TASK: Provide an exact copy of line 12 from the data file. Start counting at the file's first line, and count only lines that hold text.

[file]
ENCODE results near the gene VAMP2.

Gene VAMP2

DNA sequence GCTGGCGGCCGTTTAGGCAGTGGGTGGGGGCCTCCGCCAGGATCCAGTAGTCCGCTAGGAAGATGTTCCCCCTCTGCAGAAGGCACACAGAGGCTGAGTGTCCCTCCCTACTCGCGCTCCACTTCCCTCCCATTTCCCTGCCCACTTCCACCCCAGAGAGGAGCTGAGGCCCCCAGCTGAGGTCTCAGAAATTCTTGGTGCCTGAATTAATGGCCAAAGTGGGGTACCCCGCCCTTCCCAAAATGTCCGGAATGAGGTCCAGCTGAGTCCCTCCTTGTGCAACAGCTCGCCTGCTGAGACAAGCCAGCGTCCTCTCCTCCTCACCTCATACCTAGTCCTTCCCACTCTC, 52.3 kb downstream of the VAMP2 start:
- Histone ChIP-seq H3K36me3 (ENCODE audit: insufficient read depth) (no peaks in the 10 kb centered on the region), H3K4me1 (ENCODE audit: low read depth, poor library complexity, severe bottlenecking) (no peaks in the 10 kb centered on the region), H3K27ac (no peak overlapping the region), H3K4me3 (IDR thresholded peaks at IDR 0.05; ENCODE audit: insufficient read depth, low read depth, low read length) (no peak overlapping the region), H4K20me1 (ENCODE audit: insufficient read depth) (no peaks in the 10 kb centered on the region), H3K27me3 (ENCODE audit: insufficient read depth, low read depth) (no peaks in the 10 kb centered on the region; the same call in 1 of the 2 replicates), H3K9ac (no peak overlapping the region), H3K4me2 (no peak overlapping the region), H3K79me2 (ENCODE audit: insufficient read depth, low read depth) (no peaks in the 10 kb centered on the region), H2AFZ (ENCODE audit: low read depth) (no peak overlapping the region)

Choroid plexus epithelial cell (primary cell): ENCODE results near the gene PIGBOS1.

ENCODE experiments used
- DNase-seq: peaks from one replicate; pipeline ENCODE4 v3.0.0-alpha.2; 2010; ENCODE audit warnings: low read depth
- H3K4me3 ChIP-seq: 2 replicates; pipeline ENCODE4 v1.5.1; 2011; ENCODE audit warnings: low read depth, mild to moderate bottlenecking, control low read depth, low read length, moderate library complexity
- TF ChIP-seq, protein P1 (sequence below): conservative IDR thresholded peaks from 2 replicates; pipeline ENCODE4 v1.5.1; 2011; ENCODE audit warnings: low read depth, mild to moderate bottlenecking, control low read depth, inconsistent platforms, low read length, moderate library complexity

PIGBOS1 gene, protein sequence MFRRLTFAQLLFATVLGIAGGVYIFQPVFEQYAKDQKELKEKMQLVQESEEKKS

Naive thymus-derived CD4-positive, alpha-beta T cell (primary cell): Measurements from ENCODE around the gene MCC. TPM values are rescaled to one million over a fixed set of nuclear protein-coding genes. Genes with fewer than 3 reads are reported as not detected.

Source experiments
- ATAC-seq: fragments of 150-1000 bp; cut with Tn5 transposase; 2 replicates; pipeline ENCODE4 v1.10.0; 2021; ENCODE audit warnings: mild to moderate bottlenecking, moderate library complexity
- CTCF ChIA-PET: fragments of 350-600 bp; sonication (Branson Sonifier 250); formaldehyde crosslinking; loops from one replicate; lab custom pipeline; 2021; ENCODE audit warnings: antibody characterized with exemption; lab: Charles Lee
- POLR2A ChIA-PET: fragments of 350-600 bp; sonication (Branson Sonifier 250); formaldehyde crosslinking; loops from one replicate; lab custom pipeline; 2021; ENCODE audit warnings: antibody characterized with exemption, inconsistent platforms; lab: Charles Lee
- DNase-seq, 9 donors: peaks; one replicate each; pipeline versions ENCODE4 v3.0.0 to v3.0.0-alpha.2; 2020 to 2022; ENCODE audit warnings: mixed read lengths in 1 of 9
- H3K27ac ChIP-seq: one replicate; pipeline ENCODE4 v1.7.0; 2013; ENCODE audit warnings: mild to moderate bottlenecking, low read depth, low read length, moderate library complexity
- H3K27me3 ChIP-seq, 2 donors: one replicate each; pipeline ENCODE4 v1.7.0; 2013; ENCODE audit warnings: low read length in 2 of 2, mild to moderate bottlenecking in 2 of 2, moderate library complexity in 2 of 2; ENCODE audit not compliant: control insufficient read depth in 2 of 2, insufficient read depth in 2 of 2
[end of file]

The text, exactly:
Source experiments